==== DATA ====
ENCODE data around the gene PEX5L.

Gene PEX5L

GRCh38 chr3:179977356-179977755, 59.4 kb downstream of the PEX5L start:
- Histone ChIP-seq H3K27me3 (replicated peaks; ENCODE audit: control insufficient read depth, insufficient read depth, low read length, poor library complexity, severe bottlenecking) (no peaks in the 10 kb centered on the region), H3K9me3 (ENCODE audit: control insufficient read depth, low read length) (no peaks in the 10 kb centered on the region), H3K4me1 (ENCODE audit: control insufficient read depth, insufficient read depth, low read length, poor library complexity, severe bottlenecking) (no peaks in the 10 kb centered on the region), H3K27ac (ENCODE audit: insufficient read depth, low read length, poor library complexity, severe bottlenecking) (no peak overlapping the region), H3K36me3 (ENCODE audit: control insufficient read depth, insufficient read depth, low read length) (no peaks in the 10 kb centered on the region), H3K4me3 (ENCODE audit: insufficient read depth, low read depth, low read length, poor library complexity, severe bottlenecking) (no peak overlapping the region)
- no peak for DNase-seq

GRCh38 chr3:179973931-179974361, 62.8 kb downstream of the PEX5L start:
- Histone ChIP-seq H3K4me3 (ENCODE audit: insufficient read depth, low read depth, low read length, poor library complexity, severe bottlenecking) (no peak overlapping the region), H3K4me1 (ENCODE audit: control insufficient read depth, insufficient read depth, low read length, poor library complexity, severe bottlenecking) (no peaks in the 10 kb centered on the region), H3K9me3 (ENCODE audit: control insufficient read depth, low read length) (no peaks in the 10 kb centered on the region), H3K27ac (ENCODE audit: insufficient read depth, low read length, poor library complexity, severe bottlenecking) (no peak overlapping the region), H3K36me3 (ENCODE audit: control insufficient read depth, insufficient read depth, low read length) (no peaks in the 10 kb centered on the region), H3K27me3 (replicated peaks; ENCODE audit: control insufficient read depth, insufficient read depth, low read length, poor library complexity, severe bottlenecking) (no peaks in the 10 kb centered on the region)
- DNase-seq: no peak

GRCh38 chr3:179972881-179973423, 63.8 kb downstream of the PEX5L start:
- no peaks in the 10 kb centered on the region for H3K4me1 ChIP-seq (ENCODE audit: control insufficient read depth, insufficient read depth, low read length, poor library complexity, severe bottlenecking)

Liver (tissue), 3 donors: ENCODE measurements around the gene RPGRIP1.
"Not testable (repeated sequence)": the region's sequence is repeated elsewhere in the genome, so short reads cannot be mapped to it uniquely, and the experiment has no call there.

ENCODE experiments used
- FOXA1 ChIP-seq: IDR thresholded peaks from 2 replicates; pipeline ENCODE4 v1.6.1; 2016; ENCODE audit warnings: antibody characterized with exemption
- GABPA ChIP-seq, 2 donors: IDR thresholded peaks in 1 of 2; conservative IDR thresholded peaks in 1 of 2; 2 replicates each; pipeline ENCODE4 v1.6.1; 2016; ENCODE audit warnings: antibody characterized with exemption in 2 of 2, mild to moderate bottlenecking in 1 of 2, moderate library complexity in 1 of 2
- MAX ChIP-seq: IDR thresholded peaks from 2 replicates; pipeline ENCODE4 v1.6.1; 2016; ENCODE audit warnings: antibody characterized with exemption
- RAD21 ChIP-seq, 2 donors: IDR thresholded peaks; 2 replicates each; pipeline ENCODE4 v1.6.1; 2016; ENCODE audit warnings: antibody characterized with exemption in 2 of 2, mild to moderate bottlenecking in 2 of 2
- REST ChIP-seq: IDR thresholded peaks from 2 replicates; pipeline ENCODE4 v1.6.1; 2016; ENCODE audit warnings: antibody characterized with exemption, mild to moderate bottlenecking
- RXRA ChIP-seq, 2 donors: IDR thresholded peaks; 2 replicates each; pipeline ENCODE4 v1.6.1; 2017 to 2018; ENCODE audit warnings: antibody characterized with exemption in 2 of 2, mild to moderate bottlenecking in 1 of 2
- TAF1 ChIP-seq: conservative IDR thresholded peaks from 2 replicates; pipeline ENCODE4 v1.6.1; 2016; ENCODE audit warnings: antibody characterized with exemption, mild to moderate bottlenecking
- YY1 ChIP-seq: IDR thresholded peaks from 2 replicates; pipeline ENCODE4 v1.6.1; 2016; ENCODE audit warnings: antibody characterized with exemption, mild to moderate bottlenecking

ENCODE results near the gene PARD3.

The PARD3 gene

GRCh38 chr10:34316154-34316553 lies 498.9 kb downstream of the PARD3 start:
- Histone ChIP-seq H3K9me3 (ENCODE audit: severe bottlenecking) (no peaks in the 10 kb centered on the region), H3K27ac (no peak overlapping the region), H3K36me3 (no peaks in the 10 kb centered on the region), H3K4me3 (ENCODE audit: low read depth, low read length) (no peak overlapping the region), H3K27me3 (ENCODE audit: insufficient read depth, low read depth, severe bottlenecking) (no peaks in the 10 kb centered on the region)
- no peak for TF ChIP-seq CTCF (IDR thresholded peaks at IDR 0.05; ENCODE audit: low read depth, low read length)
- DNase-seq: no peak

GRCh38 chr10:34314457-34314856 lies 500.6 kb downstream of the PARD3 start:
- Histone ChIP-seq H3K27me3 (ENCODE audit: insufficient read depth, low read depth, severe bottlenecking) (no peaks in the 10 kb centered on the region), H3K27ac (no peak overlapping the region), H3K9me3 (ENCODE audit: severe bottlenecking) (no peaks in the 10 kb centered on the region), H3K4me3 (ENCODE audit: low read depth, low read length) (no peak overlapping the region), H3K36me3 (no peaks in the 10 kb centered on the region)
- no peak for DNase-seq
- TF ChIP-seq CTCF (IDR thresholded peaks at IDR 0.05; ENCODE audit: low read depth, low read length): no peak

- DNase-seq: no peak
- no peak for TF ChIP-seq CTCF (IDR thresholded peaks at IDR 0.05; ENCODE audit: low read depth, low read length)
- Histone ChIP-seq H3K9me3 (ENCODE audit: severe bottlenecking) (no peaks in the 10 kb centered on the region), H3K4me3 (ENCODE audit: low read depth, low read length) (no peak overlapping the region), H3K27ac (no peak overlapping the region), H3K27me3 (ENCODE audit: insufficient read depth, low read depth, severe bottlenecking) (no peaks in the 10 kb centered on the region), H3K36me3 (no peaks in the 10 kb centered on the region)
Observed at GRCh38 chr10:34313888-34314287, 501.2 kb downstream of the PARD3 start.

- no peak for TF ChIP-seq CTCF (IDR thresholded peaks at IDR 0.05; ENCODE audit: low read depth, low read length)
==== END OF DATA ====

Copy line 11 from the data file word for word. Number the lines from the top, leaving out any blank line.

Liver (tissue), 3 donors: ENCODE measurements around the gene RPGRIP1.